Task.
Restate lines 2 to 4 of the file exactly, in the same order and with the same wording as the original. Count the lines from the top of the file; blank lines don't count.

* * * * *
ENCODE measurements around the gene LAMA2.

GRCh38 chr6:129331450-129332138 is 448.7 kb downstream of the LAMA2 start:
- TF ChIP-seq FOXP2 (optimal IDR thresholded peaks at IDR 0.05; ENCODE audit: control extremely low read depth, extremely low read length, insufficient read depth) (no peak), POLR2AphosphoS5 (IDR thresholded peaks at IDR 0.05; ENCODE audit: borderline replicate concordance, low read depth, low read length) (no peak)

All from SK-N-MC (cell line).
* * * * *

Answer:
GRCh38 chr6:129331450-129332138 is 448.7 kb downstream of the LAMA2 start:
- TF ChIP-seq FOXP2 (optimal IDR thresholded peaks at IDR 0.05; ENCODE audit: control extremely low read depth, extremely low read length, insufficient read depth) (no peak), POLR2AphosphoS5 (IDR thresholded peaks at IDR 0.05; ENCODE audit: borderline replicate concordance, low read depth, low read length) (no peak)

All from SK-N-MC (cell line).